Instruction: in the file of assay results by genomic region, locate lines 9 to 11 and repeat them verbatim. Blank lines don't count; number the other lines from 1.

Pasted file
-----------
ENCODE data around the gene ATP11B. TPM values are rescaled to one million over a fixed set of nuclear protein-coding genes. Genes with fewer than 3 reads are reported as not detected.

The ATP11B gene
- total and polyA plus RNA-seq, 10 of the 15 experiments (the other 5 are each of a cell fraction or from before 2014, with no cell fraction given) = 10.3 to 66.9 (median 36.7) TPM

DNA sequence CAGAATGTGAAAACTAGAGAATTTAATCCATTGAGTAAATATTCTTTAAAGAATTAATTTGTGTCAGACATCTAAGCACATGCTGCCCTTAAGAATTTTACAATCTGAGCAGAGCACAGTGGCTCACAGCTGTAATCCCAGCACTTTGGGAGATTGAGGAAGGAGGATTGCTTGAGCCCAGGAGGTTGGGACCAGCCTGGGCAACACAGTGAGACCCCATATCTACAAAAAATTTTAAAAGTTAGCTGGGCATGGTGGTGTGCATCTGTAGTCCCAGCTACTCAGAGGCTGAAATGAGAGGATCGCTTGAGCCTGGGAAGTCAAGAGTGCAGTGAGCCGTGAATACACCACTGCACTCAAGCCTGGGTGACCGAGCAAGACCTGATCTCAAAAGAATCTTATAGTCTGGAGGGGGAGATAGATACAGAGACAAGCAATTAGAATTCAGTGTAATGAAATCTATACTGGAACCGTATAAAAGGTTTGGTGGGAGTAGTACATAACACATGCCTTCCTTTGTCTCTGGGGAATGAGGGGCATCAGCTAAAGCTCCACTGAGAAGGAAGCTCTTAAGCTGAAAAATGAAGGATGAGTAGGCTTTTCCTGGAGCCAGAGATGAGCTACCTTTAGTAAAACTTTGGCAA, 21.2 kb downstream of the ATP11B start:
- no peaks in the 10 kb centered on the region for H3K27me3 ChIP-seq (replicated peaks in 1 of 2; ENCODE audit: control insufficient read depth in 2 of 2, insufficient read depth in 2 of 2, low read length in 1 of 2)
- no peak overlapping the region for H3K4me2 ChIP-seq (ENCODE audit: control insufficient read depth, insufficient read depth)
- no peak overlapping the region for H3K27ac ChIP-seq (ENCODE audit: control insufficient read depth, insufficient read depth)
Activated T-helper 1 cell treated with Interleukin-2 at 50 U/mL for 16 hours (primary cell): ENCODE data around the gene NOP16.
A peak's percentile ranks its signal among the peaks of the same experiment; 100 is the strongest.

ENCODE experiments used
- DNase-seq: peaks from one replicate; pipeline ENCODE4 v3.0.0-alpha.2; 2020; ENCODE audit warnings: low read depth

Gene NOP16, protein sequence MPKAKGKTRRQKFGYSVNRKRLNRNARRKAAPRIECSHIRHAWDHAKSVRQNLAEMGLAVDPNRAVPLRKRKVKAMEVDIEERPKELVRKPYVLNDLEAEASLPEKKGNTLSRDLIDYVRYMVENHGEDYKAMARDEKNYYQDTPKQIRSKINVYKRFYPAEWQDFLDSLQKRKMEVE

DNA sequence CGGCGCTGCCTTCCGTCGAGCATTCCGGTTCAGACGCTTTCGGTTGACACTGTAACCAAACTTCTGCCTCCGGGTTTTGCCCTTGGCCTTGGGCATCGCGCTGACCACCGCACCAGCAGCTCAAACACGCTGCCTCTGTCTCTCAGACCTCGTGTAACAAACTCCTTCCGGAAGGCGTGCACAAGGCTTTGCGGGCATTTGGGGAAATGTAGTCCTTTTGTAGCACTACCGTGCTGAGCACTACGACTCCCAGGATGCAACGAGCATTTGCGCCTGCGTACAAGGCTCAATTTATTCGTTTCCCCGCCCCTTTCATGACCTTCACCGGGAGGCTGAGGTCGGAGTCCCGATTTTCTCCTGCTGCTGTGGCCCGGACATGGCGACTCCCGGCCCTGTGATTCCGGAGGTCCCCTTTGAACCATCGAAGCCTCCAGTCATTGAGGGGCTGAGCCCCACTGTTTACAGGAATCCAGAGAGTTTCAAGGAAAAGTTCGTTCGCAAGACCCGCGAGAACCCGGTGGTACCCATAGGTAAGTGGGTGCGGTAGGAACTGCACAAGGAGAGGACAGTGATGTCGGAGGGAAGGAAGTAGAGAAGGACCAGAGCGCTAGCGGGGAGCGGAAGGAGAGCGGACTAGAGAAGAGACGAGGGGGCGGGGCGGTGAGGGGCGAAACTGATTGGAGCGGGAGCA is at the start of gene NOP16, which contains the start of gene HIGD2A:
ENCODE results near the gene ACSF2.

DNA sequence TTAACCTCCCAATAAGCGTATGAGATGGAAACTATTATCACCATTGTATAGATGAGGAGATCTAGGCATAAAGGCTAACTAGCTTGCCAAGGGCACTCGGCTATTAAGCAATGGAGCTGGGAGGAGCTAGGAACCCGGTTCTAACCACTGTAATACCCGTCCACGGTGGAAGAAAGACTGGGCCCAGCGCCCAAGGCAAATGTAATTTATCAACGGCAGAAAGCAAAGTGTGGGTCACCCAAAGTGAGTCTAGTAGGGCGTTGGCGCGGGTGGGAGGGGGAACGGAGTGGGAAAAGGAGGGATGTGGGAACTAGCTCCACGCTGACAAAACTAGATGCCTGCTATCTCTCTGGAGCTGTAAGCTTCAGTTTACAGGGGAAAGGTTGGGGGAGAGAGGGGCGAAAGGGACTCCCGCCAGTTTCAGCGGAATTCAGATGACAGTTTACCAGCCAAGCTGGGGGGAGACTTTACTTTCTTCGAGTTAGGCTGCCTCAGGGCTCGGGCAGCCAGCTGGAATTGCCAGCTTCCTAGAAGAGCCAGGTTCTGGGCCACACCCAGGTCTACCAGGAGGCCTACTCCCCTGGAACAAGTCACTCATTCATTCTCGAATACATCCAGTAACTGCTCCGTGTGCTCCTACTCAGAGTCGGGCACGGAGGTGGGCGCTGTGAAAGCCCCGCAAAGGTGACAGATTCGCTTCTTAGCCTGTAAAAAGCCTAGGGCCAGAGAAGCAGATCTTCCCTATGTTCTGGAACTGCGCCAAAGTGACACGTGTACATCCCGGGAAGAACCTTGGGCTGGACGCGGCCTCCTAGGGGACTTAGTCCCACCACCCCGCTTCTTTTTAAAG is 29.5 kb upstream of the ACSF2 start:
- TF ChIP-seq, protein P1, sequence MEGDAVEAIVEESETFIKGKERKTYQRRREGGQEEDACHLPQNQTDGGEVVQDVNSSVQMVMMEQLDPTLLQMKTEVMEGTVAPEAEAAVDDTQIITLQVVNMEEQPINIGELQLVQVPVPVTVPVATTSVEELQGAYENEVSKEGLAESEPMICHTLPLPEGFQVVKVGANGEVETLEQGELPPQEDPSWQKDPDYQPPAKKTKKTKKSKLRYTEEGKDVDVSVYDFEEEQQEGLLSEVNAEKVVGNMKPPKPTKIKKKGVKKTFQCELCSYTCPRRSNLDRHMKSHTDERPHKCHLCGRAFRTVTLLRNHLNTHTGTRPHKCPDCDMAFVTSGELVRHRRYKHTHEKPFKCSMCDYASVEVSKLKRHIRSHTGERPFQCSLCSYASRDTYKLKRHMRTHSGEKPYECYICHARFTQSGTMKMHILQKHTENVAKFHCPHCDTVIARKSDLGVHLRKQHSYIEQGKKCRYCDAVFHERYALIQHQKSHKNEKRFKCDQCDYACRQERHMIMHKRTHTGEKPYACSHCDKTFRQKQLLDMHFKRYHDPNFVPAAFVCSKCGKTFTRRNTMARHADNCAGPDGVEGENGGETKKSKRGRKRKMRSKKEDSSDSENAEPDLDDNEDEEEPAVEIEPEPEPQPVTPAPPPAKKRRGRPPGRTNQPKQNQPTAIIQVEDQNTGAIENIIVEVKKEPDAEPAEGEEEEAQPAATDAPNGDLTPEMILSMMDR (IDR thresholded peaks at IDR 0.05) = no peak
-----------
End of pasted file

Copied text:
A peak's percentile ranks its signal among the peaks of the same experiment; 100 is the strongest.

ENCODE experiments used
- DNase-seq: peaks from one replicate; pipeline ENCODE4 v3.0.0-alpha.2; 2020; ENCODE audit warnings: low read depth